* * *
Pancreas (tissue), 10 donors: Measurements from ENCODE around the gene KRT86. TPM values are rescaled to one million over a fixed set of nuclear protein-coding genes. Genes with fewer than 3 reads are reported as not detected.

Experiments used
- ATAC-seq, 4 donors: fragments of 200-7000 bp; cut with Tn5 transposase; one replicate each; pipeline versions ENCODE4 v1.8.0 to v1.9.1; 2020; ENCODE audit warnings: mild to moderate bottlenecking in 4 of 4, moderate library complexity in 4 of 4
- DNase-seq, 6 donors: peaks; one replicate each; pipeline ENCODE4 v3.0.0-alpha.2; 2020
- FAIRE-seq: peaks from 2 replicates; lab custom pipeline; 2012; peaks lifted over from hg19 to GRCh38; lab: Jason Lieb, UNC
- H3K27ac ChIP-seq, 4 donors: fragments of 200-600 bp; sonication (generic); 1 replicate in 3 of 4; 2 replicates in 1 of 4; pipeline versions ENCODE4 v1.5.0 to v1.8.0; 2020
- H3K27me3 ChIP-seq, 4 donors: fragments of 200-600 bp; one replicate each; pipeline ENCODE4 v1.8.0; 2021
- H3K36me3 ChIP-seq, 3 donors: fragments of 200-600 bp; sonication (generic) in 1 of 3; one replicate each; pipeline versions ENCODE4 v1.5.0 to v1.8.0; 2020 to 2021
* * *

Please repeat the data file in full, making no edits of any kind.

Pancreas (tissue), 10 donors: Measurements from ENCODE around the gene KRT86. TPM values are rescaled to one million over a fixed set of nuclear protein-coding genes. Genes with fewer than 3 reads are reported as not detected.

Experiments used
- ATAC-seq, 4 donors: fragments of 200-7000 bp; cut with Tn5 transposase; one replicate each; pipeline versions ENCODE4 v1.8.0 to v1.9.1; 2020; ENCODE audit warnings: mild to moderate bottlenecking in 4 of 4, moderate library complexity in 4 of 4
- DNase-seq, 6 donors: peaks; one replicate each; pipeline ENCODE4 v3.0.0-alpha.2; 2020
- FAIRE-seq: peaks from 2 replicates; lab custom pipeline; 2012; peaks lifted over from hg19 to GRCh38; lab: Jason Lieb, UNC
- H3K27ac ChIP-seq, 4 donors: fragments of 200-600 bp; sonication (generic); 1 replicate in 3 of 4; 2 replicates in 1 of 4; pipeline versions ENCODE4 v1.5.0 to v1.8.0; 2020
- H3K27me3 ChIP-seq, 4 donors: fragments of 200-600 bp; one replicate each; pipeline ENCODE4 v1.8.0; 2021
- H3K36me3 ChIP-seq, 3 donors: fragments of 200-600 bp; sonication (generic) in 1 of 3; one replicate each; pipeline versions ENCODE4 v1.5.0 to v1.8.0; 2020 to 2021